This post is (a typed version of) a Power Point Presentation I’d written several years ago. I created it as an introduction to Essential Oils, at a workshop I’d offered to a group here in Haliburton, Ontario.
Much of this presentation concerns the proper use of these chemicals, (because that’s what they are). They can have serious adverse affects on your health if used improperly.
The best practices of aromatherapy, with respect to essential oils should include knowledge and common sense.
Though not the ‘miracle cure-all’ some might want us to believe, and actually classified as a pseudoscience, aromatherapy may be useful to induce relaxation, but there is not sufficient evidence to state essential oils effectively treat any condition! However, I feel aromatherapy can be a wonderful addition to in our feelings of well-being when you take into consideration the science behind the sense of smell.
Unfortunately, there’s much misinformation on the internet about essential oils, and claims by individual users and cosmetic manufacturers in general who make blatantly outrageous statements about what their products can do.
The fact is, there are no facts on any healing properties with essential oils.
There is no scientific or fact-based evidence to conclude that they reduce inflammation, fight infections, reduce wrinkles, or any other claim out there.
The information below is an attempt to help people stay safe. It’s to filter through some of the misrepresentations & unethical claims in a world that’s inundated with advertising and consumerism.
Making Sense of Scents – An introduction to essential oils
What is aromatherapy?
- Aromatherapy is a form of alternative medicine.
- “Aromatherapy” is an all-inclusive term, covering cosmetic, psychological, and medicinal effects
- Plant materials & aromatic plant oils are used for the purpose of altering one’s mood, cognitive, psychological or physical well being.
- Research has shown that aromatherapy may be effective in treating anxiety & depression through the use of scent by stimulating nerves linked to parts of the brain that control our emotions.
The smell from a flower stimulates the olfactory bulb. Olfaction is a part of the nose and brain associated with this, and it forms our sense of smell.
There’s a whole science behind it. Just think of the feeling you get from smelling an old-fashioned rose, a bunch of lavender, or fresh baked cookies!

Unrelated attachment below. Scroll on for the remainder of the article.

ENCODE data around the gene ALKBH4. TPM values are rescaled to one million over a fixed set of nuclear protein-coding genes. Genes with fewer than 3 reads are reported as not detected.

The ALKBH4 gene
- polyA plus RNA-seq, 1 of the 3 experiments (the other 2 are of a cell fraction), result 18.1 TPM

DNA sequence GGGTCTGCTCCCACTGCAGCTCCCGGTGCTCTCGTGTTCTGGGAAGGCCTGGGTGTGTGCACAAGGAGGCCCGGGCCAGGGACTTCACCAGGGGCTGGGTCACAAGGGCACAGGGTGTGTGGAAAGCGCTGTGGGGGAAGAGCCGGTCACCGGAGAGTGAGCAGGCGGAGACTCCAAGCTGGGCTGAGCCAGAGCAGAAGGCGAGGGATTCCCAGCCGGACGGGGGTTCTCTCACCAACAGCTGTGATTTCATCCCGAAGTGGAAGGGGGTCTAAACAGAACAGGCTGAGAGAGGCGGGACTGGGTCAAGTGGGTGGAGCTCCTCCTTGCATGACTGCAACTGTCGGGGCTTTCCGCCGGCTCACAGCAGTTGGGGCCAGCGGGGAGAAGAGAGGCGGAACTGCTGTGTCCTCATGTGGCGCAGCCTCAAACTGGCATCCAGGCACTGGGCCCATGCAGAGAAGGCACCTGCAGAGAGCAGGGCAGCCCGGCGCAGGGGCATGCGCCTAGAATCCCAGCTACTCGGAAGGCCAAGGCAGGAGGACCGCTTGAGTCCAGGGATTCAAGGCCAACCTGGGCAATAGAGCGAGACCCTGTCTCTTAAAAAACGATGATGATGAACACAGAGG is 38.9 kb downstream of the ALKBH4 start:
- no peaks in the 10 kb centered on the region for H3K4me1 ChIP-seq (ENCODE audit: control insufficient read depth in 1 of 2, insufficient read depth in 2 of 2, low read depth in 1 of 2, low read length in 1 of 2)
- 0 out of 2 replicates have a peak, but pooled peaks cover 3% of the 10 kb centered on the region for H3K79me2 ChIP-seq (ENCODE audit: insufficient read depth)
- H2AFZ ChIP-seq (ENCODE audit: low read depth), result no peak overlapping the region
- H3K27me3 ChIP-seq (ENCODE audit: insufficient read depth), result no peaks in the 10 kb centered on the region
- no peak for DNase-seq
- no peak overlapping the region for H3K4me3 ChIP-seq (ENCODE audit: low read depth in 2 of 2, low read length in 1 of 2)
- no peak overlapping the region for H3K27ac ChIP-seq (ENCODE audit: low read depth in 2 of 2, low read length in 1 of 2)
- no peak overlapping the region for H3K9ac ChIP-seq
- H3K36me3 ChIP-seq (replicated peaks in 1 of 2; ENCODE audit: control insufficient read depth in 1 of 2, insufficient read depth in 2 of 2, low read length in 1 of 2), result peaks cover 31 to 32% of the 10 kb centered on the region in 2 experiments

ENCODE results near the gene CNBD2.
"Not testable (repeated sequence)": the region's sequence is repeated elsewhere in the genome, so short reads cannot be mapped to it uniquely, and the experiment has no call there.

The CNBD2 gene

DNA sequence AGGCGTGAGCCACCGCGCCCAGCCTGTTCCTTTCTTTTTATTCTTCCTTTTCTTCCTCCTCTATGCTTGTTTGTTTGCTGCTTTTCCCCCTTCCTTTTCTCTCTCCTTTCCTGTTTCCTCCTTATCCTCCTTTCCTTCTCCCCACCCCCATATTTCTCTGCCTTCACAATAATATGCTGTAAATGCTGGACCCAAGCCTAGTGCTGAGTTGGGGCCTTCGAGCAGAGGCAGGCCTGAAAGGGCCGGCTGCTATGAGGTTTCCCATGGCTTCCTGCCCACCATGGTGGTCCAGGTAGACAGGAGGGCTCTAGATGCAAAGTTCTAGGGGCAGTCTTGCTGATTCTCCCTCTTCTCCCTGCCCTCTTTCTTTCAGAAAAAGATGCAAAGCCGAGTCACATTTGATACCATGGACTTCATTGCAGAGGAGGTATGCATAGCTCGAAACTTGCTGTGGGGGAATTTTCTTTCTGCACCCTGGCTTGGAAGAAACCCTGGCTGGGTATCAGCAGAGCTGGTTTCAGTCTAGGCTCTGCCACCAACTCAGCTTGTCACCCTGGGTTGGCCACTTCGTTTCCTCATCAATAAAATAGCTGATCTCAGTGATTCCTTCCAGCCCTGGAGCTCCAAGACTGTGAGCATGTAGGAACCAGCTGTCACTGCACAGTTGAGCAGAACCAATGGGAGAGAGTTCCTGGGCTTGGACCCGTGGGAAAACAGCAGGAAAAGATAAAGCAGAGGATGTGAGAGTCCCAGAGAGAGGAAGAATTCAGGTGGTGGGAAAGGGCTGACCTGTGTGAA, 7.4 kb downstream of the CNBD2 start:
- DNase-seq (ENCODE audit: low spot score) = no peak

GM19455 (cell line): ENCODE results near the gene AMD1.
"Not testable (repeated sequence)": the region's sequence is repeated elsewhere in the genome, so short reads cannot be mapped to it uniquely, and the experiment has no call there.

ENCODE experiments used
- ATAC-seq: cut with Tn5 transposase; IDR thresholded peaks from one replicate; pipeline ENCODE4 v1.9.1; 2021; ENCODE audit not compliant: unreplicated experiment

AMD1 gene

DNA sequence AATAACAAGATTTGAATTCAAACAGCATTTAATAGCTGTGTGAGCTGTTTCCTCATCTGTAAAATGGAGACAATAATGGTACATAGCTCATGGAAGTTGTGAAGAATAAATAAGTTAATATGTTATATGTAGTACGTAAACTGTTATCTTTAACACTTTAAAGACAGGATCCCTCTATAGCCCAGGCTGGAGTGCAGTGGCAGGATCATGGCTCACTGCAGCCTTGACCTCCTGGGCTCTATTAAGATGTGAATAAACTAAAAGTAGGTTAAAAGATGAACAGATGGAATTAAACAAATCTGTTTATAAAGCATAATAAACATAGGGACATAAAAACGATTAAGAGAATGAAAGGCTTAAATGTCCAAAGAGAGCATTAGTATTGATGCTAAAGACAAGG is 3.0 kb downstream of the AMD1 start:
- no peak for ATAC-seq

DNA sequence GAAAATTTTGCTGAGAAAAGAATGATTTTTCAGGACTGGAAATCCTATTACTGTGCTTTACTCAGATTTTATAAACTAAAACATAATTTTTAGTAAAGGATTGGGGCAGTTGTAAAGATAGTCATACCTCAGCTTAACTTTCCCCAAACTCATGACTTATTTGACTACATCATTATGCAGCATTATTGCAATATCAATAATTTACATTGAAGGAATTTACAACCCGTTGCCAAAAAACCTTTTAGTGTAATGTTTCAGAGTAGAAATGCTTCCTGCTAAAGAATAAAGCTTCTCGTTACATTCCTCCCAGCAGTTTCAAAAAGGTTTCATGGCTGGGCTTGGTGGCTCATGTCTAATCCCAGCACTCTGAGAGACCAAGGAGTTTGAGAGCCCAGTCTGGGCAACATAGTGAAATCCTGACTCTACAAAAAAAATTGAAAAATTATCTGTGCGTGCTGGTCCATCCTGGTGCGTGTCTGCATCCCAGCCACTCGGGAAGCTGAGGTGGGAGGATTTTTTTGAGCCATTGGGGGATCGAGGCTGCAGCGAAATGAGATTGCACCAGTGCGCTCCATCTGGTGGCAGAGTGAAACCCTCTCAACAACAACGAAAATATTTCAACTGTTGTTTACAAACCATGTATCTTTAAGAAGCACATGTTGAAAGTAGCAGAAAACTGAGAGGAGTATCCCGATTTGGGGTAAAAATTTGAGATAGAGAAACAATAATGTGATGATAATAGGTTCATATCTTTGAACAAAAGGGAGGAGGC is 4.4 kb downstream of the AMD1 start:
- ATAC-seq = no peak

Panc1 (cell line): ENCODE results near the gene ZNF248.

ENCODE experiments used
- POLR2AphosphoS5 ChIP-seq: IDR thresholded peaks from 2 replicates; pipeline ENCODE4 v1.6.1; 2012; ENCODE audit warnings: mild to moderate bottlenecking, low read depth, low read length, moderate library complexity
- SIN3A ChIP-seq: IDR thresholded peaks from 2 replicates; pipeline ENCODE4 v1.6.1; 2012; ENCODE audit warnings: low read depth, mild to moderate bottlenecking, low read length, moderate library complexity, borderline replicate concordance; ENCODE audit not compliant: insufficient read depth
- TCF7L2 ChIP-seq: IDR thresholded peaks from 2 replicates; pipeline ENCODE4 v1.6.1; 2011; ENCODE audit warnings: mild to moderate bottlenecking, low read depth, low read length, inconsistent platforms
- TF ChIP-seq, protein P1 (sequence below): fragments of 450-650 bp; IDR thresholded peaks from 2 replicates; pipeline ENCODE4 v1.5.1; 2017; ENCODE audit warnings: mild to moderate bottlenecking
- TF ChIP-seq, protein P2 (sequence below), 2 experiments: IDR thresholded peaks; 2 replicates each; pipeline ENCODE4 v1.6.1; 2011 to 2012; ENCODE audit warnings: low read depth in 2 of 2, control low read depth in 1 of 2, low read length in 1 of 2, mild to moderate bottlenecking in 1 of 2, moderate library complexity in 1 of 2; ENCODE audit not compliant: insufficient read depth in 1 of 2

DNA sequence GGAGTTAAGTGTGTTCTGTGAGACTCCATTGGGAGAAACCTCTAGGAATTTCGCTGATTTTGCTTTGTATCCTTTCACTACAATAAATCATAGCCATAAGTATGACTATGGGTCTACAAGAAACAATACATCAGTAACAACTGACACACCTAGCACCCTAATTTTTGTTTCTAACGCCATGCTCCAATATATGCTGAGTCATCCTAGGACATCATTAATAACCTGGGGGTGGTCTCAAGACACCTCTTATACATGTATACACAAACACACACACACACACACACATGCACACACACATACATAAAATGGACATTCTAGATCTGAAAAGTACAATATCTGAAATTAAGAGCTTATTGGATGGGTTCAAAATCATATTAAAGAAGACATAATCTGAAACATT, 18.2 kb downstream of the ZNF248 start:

Memory of Things Past… Smell and memory
Our sense of smell is closely linked with memory, more so than any of our other senses.
As I wrote previously a post about baking my mom’s scone recipe, and how their aroma took me back to her kitchen, scent can evoke particular memories; for example the scent of a flower in bloom can conjure vivid recollections of a positive childhood memory.
- So, scent can act as a trigger that recalls long-forgotten events or experiences.
- Scent, (known as odor information), is stored in our long-term memory banks. Whether it’s flowers, perfume or food, scent has strong connections to our emotional memories!
To be sure, the perfume and cosmetics industry have built themselves around this information!
Relationship between scent, pheromones & sexual response
On a personal level, smell is extremely important when it comes to an attraction between two people.
Take a gander at your partner! Looks may have been part of that initial attraction, but research has shown that our body odor, produced by the genes which make up our immune system, is a big part of the reason why we subconsciously choose our better half!
History of Aromatherapy & Essential Oils
Essential oils have been used for therapeutic, spiritual, hygienic & ritualistic purposes for at least six thousand years. Ancient civilizations, including India, China, Egypt, Greece, and Rome used them in their cosmetics, perfumes and drugs.
- Essential oils were commonly used for spiritual, therapeutic, hygienic, ritualistic & religious purposes.
- In fact, to “anoint” (Latin, inunctus “to smear with oil”) means making a person sacred and serve a higher spiritual purpose.
- E.O.s have been found in Egyptian tombs and they’ve been referenced often in the bible.
What are Essential Oils?
These oils are “Essential” in the sense that they contain the “essence of” a particular plant’s fragrance, and any of that plant’s characteristics from which it is derived.
- Essential oils are potent
- One drop of an essential oil is equivalent to 25-75 cups of the herbal tea of the same plant. (This varies according to the plant) This is where caution and common sense come in handy!
How are essential oils made?
These are three of the most popular methods.
- Steam Distillation: Plants are steamed under pressure. Oil is extracted and the remaining steam forms a hydrosol = floral waters
- Cold-Pressing: Used for citrus essential oils. Citrus rinds are mashed in water. The oil released is separated from the pulpy water & collected as an essential oil.
- CO2: Liquid CO2 is combined with plant matter, then the CO2 is turned back into a gas, leaving the plant matter and essential oil behind. This is the preferred method of extraction for many manufacturers.
My List of Essential Oil Best Practices
Know your source!
- Buy from a reputable retailer, online or off!
- Reputable companies properly label, bottle & package oils for sale & shipment.
- Avoid : “fragrance oil”, “nature identical oil” & “perfume oil” – Not pure & very likely synthetic